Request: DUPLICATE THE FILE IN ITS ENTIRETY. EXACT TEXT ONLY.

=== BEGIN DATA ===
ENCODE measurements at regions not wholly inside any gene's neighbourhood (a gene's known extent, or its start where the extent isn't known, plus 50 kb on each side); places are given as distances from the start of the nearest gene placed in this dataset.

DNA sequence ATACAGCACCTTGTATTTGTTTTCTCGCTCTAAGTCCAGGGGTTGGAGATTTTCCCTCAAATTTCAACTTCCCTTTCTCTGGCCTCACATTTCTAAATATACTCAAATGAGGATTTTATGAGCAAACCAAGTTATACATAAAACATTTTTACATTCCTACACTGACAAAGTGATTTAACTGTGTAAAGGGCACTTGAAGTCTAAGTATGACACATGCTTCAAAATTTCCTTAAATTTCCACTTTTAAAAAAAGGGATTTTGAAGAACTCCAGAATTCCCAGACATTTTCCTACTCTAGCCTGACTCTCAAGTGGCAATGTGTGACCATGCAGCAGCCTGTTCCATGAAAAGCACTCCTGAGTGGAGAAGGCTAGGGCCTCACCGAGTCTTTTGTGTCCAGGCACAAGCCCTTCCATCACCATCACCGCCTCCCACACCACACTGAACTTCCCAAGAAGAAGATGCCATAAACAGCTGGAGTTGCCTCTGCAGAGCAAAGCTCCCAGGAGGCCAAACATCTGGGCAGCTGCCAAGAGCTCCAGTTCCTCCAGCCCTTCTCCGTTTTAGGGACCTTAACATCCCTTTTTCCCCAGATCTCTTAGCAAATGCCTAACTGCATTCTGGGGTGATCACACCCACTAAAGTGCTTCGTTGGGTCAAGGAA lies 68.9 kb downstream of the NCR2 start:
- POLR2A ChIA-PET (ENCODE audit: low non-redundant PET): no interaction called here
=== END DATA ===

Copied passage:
ENCODE measurements at regions not wholly inside any gene's neighbourhood (a gene's known extent, or its start where the extent isn't known, plus 50 kb on each side); places are given as distances from the start of the nearest gene placed in this dataset.

DNA sequence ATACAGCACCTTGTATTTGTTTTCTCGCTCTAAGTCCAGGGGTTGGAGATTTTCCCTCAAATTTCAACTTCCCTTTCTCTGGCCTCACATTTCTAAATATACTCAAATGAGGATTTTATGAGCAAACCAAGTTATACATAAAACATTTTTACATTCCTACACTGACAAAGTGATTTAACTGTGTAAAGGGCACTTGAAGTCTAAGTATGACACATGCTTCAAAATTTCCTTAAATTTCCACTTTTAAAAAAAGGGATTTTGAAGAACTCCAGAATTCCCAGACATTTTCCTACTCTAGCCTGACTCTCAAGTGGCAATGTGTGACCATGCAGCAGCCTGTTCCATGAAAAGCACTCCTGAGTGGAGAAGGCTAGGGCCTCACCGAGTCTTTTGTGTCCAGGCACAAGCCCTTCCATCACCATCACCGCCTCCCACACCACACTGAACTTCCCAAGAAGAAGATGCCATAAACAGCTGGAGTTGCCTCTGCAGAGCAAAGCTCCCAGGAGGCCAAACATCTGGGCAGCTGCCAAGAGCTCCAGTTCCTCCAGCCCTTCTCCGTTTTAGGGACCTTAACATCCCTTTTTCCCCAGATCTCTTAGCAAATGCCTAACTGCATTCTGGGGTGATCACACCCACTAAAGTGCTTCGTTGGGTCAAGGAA lies 68.9 kb downstream of the NCR2 start:
- POLR2A ChIA-PET (ENCODE audit: low non-redundant PET): no interaction called here